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We recently implemented Adobe Acrobat Connect Professional at work. We have employees located in all 50 states, and our department needed a way to conduct training via virtual classroom. I thought I’d write a little about our experience with the application, how we use it, and discuss some of its pros and cons in terms of eLearning.

What is it Adobe Acrobat Connect Professional?

I’ll let Adobe give you the long definition:

Adobe Acrobat Connect Professional is the complete web communications solution that enables live online meetings, virtual classes, and group collaboration, allowing organizations to effectively share a wide range of content, including Microsoft® PowerPoint slides, live and recorded video, Adobe Flash® content, live screen-sharing, application sharing, audio, and multiuser text chat.

I would simply say that it’s a robust web conferencing tool that can also be used to administer virtual classroom sessions.

What’s in a Name?

Adobe Acrobat Connect Professional was originally called Macromedia Breeze. Then Adobe purchased Macromedia and began integrating Breeze with their Acrobat product line. I think Adobe Connect would have been a great name, but instead they went with Adobe Acrobat Connect Professional. Seriously – 4 words? Can you imagine Toyota introducing a car called the Toyota Camry Avalon Turbo? Seems like a bit much. Luckily, the product stands up really well. So I’ll get past the naming issue. 🙂

Pros and Cons


  • Adobe Acrobat Connect Professional has a clean, simple, and flexible interface; you can create different layouts (we call them ‘rooms’) and then arrange a variety of pods in each room. There are chat pods, file/screen sharing pods, survey pods, note pods, and more.
  • LDAP integration allows us to use our company’s single sign-on system, so we don’t have to manage additional usernames and passwords.
  • It is very easy to schedule meetings.
  • Wonderful phone conferencing integration is possible with Premiere Global Services. Users can opt to have the system call their phone to join the phone conference, and then they can adjust their audio settings (volume, muting, etc.) using on-screen controls. The facilitator can also mute participants and control other aspects of phone conferencing (ex. dial-out to other users).
  • As a facilitator, you can share your screen (desktop) and even give control to a participant. So you can have somebody else "drive" the session for you.


  • This product is very expensive, especially if you host it in-house.
  • If you decide to host it in-house, you’ll most likely need to go through a third-party to get it implemented. Anticipate the extra expense. We used GetConnect and had a good experience.
  • It’s tricky to integrate Acrobat Connect Professional with your learning management system (LMS). Here’s our current workflow: First, learners register for a course in our LMS. Next, we hold our virtual classroom sessions and the learners attend. Finally, we go back to the LMS and indicate which learners attended and what score they achieved (if applicable).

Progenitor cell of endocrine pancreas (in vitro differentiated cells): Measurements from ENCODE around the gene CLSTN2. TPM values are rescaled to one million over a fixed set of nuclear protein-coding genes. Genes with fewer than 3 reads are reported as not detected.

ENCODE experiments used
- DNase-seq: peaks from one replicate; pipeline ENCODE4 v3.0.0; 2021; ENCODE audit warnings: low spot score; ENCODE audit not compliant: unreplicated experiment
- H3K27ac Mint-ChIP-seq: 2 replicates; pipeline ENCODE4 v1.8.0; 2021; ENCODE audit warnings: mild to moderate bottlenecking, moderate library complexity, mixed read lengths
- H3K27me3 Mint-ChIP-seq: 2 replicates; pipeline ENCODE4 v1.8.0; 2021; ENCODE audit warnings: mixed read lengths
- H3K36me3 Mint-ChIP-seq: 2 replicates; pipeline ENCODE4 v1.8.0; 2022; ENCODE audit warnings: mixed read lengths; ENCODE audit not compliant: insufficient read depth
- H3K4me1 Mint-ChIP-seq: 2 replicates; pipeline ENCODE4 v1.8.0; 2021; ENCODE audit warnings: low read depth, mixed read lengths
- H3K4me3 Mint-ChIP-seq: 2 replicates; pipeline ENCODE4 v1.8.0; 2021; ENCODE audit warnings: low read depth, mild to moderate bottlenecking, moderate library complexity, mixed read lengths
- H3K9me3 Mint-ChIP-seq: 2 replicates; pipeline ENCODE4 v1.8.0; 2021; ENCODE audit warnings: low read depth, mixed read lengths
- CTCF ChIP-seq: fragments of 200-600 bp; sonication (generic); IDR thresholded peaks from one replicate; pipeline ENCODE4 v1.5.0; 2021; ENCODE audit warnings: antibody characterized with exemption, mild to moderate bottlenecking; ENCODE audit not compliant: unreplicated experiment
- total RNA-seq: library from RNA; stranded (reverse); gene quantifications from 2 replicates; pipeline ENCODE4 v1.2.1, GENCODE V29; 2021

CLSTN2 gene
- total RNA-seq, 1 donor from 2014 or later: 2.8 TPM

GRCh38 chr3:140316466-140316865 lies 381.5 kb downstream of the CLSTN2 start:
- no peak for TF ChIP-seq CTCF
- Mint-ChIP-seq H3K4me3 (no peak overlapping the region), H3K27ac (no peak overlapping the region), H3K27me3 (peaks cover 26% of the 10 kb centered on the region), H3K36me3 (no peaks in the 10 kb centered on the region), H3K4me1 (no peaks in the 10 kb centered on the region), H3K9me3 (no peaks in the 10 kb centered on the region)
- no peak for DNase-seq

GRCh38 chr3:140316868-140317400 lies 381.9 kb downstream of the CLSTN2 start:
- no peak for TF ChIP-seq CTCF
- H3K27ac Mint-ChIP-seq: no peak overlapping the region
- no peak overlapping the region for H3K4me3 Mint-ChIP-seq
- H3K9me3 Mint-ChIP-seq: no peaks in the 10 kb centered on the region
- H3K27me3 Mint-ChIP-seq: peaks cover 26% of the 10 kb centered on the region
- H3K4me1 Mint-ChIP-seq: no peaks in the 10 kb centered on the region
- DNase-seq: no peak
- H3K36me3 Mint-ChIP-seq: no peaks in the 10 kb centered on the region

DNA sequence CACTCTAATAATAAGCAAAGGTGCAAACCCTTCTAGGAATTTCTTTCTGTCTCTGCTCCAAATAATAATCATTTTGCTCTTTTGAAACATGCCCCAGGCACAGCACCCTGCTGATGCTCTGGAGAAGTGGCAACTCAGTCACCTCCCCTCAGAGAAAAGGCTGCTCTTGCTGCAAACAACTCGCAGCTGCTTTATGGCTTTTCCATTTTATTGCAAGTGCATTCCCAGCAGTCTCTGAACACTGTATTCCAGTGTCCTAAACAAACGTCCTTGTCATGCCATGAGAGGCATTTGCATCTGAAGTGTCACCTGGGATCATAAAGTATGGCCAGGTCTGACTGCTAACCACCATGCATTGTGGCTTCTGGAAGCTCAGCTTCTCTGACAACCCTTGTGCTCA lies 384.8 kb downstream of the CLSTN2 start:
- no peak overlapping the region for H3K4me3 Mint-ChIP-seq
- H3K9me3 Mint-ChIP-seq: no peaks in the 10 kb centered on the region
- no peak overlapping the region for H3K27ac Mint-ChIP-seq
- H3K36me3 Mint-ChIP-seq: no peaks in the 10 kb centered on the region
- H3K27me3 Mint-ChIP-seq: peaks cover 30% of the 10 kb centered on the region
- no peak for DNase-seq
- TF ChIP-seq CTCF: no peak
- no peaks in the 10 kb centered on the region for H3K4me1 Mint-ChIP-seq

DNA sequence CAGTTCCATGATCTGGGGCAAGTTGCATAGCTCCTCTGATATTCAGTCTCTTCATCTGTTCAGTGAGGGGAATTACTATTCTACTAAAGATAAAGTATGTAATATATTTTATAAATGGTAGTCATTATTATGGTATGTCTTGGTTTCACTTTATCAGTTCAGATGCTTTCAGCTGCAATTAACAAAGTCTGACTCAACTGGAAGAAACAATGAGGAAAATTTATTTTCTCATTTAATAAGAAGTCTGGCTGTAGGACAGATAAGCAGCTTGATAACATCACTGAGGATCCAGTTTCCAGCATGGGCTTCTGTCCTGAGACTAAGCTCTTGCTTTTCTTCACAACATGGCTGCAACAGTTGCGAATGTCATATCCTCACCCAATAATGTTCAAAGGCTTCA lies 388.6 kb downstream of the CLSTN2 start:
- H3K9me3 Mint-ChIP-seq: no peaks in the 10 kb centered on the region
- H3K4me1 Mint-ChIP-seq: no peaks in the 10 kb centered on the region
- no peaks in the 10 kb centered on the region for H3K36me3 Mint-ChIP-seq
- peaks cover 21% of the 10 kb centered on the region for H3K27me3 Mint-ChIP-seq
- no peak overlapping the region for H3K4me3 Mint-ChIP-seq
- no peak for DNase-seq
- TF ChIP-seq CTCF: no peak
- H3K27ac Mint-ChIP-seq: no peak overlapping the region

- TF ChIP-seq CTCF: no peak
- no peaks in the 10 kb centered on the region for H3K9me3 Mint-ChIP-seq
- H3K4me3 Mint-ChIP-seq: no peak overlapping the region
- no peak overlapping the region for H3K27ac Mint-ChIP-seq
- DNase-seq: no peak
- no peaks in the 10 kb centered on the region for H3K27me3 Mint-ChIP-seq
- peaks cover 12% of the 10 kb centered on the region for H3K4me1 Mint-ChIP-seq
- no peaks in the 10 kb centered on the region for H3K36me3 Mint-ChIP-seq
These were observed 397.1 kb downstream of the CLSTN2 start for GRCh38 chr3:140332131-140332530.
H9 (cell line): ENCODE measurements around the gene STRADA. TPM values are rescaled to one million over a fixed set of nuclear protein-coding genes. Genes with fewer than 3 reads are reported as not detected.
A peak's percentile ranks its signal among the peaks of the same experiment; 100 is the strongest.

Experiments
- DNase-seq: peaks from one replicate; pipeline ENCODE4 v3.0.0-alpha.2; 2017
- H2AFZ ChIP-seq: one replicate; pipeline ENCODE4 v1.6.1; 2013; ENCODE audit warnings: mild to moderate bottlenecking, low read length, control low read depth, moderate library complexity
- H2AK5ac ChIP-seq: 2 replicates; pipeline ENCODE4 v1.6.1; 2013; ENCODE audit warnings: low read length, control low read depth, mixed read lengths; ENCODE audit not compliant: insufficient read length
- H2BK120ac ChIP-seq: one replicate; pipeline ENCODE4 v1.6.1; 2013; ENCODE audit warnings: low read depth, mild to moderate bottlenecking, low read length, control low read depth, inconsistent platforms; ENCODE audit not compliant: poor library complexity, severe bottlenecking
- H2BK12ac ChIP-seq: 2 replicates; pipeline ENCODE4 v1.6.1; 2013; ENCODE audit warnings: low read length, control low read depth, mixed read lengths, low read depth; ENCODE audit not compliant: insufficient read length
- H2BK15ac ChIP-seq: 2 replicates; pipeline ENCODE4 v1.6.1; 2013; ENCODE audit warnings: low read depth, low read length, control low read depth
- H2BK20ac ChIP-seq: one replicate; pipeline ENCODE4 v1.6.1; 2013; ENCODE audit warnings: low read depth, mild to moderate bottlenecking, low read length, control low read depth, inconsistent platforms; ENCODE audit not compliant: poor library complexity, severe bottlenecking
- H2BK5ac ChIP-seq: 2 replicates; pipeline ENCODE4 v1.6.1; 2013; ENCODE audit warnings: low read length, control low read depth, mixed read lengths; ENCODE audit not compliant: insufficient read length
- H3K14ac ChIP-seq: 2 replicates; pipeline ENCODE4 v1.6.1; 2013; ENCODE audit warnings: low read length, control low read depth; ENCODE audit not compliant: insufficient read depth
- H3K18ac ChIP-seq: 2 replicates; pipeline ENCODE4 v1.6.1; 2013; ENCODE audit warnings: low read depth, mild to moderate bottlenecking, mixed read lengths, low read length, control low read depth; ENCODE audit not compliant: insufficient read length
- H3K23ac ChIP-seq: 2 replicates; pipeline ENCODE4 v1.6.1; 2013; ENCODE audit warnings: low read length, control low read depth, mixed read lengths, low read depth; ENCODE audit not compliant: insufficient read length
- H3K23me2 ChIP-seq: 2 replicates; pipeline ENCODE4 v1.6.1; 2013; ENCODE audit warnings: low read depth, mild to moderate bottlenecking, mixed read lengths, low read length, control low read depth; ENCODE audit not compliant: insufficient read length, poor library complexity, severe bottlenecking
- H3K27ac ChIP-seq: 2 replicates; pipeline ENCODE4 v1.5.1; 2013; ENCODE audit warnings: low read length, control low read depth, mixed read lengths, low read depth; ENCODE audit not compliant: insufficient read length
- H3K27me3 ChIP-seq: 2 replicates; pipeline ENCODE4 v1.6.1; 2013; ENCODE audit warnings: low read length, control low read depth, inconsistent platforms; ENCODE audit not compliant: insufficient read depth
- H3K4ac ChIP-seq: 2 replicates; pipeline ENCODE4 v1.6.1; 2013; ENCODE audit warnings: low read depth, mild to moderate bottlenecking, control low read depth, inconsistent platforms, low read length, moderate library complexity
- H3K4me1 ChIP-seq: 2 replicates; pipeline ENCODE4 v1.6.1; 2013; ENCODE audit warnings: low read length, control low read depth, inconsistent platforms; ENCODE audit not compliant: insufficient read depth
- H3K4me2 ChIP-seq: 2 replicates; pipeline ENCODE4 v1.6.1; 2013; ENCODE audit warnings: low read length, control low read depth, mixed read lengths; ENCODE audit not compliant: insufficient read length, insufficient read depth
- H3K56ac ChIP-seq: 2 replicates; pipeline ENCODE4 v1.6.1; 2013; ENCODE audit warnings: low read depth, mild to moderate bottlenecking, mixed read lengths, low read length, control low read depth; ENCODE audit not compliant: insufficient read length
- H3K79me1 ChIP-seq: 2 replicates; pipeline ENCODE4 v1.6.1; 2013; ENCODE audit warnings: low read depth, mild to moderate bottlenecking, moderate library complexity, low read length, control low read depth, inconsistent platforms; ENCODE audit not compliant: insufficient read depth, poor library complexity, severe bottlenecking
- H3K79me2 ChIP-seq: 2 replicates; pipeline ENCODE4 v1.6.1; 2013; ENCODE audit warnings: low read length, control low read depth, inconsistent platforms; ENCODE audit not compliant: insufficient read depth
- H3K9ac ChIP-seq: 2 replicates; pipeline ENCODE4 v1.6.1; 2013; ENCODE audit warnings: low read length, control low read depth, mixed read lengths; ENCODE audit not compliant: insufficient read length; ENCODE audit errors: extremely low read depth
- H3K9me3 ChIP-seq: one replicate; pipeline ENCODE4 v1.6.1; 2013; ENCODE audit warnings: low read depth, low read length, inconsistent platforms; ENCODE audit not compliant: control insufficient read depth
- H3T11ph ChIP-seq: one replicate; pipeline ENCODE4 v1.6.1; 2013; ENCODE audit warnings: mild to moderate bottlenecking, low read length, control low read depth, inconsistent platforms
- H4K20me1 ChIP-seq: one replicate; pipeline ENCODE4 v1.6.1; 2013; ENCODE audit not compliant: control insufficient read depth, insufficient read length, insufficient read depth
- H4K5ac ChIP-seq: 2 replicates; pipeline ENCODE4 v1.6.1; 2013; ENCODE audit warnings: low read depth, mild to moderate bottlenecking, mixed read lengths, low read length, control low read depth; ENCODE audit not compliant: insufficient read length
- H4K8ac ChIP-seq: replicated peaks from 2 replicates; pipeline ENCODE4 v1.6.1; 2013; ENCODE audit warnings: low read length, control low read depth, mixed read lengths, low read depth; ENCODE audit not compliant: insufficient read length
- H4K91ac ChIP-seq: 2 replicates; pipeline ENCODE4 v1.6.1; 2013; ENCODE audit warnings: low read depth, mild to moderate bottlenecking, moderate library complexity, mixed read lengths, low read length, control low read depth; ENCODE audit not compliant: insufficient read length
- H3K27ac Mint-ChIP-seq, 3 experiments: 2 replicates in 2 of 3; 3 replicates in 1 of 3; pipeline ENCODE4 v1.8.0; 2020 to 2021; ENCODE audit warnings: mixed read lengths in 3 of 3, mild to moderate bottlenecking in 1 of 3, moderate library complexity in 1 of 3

The Toughest Part

The toughest part about a system like this is learning how to use it effectively for learning / training. Ultimately, your facilitators will have to push themselves to identify new ways to engage learners using this delivery method. Here are a few resources to help facilitators jump into virtual classroom training:

Give it a shot

If you’re evaluating web conferencing or virtual classroom products, check out Adobe Acrobat Connect Professional. It’s a great product that’ll make it easier for you to deliver effective training. Our users agree, too. We’ve heard nothing but great feedback from them. They tell us that it was a breeze (get it?) to attend, and they enjoyed the interaction during the sessions.

More information on Adobe Acrobat Connect Professional can be found in this PDF data sheet.

Using Social Networks for Learning July 6, 2007

Posted by B.J. Schone in eLearning.
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There’s a new video available from CommonCraft called “Social Networking in Plain English.” I highly recommend that you give it a watch (see below). The video explains the power of networks and how people can benefit from them (ex. finding a job from a friend, finding a mate, etc.). Then it goes into detail about social networks and how they work.

After you watch the video, take the concept a step further and think of social networking in terms of learners and subject matter experts. As an eLearning professional, I always look for ways to help people find the information they need either before they need it or in real-time (as they need it). How can we create social networks for learning? How can we more directly connect people of a particular trade or job function via social network? LinkedIn is the closest example I’ve seen of this, particularly the LinkedIn Answers service. I think this is the start of something very cool.

I highly recommend the other videos available from CommonCraft. Wikis in Plain English and RSS in Plain English are excellent, especially for people new to these technologies.